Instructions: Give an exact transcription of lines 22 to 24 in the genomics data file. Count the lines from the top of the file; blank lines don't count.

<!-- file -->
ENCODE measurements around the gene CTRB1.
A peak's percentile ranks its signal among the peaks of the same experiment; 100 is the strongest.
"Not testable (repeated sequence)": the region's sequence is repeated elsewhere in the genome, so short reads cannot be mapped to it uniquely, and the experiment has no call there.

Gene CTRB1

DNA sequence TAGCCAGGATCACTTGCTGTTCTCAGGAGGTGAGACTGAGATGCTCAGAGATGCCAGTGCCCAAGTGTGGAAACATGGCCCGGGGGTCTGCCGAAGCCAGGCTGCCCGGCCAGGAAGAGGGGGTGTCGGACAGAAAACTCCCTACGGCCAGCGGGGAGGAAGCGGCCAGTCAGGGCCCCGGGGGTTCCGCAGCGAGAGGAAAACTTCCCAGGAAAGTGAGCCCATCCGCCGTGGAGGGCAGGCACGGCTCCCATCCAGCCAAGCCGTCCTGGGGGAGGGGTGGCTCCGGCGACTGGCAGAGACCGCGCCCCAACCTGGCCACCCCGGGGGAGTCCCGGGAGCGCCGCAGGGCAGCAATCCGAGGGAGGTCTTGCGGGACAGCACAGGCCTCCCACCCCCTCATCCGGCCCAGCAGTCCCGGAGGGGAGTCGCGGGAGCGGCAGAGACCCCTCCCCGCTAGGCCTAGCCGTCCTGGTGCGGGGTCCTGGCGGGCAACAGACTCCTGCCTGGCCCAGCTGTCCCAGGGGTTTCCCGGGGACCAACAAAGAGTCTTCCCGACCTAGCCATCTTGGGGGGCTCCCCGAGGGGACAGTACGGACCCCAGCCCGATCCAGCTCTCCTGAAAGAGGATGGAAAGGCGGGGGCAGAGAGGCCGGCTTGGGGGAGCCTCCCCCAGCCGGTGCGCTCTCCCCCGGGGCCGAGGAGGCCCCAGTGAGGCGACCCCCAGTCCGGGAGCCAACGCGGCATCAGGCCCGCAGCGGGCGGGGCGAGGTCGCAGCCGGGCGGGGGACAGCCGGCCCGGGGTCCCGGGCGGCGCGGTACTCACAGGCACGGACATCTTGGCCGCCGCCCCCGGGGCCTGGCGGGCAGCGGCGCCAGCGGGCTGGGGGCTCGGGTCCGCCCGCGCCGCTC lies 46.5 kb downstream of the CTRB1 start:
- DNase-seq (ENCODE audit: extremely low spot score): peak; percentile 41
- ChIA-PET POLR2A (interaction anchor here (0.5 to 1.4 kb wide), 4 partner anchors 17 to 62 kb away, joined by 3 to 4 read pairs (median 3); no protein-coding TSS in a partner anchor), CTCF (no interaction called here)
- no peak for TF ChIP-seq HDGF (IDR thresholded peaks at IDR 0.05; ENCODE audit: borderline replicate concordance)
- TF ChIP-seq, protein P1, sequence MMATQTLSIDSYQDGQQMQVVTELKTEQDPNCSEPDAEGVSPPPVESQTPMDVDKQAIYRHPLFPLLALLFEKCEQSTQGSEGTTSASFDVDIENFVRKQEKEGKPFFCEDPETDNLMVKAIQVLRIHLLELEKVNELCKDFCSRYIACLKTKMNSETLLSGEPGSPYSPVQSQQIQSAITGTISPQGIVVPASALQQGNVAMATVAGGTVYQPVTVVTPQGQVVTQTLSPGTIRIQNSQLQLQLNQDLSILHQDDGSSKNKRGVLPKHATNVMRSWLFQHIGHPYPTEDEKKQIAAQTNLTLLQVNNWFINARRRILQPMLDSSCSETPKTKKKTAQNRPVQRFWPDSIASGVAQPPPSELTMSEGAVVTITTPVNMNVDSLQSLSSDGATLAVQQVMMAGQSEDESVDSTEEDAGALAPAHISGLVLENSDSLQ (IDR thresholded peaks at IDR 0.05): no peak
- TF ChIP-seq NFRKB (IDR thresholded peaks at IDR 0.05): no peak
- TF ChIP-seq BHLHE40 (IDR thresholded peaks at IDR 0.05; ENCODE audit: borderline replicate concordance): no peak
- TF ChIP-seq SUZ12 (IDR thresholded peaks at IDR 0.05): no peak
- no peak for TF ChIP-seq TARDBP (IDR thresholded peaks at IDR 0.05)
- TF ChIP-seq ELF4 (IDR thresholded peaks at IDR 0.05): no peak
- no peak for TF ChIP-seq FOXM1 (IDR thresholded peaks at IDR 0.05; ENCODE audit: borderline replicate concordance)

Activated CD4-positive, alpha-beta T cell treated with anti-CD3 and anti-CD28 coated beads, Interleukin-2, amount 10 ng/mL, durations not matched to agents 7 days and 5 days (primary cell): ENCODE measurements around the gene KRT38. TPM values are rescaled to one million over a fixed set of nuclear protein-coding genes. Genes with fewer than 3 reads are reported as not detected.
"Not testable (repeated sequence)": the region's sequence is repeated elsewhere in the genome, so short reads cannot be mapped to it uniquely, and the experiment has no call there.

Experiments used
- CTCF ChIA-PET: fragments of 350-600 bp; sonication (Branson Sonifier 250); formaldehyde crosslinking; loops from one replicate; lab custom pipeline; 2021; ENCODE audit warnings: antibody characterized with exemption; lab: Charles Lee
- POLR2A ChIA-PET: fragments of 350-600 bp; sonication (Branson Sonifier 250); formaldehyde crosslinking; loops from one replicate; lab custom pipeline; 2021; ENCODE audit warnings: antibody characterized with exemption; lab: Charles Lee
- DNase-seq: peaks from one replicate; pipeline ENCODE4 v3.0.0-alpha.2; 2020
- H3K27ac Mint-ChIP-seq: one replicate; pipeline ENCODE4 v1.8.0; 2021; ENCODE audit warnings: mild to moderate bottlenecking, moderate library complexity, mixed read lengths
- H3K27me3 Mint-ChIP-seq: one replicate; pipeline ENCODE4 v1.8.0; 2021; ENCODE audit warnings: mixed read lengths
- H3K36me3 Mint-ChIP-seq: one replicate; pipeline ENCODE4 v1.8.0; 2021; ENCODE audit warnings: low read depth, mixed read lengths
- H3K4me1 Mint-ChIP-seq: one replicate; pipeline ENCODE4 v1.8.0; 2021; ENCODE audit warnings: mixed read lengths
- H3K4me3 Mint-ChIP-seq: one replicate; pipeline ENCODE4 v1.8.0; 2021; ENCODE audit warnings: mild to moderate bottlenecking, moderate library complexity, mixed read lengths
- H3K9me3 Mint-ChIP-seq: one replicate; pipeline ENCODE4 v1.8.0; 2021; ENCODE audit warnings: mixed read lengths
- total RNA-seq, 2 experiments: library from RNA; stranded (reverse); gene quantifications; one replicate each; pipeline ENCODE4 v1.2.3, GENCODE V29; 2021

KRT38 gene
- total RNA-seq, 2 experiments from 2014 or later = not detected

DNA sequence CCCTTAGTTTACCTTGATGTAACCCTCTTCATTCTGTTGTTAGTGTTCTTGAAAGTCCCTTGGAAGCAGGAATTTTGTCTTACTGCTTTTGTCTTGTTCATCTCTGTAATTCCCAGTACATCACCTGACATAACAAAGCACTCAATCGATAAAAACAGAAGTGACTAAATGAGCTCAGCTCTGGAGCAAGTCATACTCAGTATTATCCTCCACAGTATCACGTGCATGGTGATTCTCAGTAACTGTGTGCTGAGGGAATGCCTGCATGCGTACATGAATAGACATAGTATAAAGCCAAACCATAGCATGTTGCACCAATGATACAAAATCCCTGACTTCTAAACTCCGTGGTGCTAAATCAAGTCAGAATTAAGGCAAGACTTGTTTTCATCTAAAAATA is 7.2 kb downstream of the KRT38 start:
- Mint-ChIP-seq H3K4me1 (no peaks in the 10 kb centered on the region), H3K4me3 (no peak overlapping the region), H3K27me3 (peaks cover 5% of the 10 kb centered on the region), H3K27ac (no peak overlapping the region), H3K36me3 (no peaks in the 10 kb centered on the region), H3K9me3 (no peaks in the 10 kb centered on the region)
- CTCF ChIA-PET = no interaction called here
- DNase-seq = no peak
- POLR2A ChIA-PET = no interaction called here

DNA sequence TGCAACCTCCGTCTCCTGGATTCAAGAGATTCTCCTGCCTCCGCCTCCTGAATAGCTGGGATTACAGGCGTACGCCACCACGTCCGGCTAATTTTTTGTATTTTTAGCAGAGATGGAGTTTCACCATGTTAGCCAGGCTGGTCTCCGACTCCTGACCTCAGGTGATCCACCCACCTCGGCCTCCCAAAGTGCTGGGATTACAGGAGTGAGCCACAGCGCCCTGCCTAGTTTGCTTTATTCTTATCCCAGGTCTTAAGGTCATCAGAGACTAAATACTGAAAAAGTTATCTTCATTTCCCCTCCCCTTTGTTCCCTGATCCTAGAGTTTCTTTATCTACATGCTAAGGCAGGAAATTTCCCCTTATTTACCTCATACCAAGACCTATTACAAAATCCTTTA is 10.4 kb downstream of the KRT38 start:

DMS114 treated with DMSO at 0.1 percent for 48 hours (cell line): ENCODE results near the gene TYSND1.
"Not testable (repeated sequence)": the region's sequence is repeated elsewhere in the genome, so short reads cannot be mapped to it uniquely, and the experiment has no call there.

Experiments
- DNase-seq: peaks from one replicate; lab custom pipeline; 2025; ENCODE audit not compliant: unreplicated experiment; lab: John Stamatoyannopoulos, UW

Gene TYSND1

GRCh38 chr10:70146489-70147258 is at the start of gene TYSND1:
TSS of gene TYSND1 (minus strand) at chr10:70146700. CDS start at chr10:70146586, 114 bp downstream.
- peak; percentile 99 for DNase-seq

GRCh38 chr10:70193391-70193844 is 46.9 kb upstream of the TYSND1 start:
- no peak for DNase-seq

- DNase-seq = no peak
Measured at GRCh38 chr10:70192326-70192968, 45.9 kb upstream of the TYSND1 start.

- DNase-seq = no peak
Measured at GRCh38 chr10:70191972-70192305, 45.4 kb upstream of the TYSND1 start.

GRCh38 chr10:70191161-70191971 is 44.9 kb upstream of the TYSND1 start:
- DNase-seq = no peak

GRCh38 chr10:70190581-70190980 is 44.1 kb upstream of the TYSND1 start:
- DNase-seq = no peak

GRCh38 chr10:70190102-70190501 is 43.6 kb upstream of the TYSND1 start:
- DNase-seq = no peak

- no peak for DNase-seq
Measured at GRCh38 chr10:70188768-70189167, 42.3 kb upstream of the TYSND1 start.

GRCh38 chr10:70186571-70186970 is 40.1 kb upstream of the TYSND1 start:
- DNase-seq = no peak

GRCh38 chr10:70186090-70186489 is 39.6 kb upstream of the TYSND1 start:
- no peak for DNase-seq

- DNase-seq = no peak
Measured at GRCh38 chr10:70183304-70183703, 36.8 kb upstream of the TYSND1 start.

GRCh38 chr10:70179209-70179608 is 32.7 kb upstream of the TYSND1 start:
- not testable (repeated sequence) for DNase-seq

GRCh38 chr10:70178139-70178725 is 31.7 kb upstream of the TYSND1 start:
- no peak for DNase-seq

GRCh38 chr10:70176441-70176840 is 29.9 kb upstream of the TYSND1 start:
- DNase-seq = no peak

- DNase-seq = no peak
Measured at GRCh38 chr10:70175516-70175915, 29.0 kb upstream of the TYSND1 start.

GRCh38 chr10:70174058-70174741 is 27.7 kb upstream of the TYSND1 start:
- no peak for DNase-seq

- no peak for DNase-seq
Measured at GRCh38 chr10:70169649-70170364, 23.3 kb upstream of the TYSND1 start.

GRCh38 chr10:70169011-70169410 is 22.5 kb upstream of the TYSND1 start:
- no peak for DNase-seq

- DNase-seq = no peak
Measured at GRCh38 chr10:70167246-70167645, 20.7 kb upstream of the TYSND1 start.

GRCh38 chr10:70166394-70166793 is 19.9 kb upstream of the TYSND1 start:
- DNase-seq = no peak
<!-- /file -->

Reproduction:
- H3K27ac Mint-ChIP-seq: one replicate; pipeline ENCODE4 v1.8.0; 2021; ENCODE audit warnings: mild to moderate bottlenecking, moderate library complexity, mixed read lengths
- H3K27me3 Mint-ChIP-seq: one replicate; pipeline ENCODE4 v1.8.0; 2021; ENCODE audit warnings: mixed read lengths
- H3K36me3 Mint-ChIP-seq: one replicate; pipeline ENCODE4 v1.8.0; 2021; ENCODE audit warnings: low read depth, mixed read lengths